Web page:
Routing is a primary function of IP. Datagrams are handed to IP from
UDP and TCP above, and from the NIC(s) below. Each datagram is labeled with a
source and destination IP address. IP examines the destination address on each
datagram, compares it to a locally maintained route table, and decides what
action to take. There are three possibilities for each datagram:
- It can be passed up to a protocol layer above IP
on the local host.
- It can be forwarded using one of the locally
- It can be discarded.
The route table maintains four different types of routes. They are
listed below in the order that they are searched for a match:
- Host (a route to a single, specific destination IP
- Subnet (a route to a subnet)
- Network (a route to an entire network)
- Default (used when there is no other match)
To determine a single route to use to forward an IP datagram, IP uses the
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- For each route in the routing table, IP performs a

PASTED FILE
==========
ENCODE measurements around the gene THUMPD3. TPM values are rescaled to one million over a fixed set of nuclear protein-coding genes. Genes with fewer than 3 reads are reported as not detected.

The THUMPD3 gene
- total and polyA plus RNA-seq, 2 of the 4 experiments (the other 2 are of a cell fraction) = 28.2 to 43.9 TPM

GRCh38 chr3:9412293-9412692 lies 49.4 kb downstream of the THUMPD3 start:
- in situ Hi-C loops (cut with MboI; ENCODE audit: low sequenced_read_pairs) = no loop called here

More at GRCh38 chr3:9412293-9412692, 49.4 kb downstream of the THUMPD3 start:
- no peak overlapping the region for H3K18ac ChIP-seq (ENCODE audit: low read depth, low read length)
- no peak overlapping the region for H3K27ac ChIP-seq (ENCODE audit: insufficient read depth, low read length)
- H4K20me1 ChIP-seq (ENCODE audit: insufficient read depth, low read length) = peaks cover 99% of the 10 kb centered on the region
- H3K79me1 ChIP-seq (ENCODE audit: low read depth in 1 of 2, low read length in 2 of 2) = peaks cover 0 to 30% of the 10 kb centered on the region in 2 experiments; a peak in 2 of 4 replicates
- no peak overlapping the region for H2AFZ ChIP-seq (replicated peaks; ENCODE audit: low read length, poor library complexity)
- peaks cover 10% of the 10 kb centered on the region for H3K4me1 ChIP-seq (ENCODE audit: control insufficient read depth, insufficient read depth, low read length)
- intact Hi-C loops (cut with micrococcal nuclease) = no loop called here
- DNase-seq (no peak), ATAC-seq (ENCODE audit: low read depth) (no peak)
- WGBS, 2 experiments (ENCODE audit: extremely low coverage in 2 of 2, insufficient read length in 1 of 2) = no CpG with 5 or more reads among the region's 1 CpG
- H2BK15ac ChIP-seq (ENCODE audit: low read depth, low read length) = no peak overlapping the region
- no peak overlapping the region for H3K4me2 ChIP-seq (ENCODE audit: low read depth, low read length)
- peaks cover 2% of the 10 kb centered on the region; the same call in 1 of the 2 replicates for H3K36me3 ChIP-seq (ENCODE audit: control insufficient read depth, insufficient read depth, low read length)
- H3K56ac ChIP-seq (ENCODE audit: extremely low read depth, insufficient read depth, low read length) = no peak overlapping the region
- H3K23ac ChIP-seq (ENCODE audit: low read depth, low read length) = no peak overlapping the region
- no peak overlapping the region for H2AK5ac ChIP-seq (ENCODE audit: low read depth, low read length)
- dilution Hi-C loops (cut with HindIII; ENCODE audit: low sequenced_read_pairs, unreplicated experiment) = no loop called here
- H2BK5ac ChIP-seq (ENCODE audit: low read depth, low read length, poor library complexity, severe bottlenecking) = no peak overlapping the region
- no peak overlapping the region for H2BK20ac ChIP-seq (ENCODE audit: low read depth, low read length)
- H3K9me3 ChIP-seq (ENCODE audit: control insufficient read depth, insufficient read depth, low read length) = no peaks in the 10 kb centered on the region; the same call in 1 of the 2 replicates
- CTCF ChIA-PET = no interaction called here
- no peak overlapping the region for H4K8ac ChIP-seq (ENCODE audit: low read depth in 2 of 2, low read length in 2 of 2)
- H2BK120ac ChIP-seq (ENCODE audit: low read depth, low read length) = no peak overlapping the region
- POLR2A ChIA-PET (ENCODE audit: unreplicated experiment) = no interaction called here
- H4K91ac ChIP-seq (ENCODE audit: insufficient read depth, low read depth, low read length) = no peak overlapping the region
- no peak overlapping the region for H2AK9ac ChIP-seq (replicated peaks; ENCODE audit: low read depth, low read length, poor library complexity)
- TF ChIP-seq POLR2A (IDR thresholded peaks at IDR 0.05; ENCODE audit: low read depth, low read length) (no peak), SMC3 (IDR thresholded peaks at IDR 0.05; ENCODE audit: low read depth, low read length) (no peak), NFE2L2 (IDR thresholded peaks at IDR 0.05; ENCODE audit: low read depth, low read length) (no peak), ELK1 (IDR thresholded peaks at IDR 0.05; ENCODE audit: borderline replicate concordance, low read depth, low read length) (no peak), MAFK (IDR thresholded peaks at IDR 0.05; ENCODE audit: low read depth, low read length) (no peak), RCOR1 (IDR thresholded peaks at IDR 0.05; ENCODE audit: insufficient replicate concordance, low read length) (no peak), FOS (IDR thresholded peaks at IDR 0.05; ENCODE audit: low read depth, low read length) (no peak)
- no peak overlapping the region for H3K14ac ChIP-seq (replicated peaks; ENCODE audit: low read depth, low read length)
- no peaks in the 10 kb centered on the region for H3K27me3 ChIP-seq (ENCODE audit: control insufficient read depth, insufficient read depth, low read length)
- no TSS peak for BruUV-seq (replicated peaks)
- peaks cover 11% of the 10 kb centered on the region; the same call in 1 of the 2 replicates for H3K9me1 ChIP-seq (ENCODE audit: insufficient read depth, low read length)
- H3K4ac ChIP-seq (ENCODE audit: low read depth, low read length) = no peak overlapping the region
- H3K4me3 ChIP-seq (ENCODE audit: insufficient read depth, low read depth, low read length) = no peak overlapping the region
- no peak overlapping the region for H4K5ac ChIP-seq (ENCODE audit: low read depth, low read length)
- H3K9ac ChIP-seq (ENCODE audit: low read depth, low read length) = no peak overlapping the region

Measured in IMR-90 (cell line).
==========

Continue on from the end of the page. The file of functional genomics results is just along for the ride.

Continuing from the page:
bit-wise logical AND between the destination IP address and the netmask. IP
compares the result with the network destination for a match. If they match,
IP marks the route as one that matches the destination IP address.
- From the list of matching routes, IP determines
the route that has the most bits in the netmask. This is the route that
matches the most bits to the destination IP address and is therefore the
most specific route for the IP datagram. This is known as finding the
longest or closest matching route.
- If multiple closest matching routes are found, IP
uses the route with the lowest metric. If multiple closest matching routes
with the lowest metric are found, IP can choose to use any of those routes.